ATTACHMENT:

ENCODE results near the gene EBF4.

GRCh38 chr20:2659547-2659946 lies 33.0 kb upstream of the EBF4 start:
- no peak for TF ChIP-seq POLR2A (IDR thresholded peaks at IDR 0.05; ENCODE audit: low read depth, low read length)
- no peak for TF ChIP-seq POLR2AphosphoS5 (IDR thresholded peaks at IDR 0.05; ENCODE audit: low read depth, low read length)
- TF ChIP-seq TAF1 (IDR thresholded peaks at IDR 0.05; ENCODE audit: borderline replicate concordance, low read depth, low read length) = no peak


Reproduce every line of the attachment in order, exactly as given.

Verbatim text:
ENCODE results near the gene EBF4.

GRCh38 chr20:2659547-2659946 lies 33.0 kb upstream of the EBF4 start:
- no peak for TF ChIP-seq POLR2A (IDR thresholded peaks at IDR 0.05; ENCODE audit: low read depth, low read length)
- no peak for TF ChIP-seq POLR2AphosphoS5 (IDR thresholded peaks at IDR 0.05; ENCODE audit: low read depth, low read length)
- TF ChIP-seq TAF1 (IDR thresholded peaks at IDR 0.05; ENCODE audit: borderline replicate concordance, low read depth, low read length) = no peak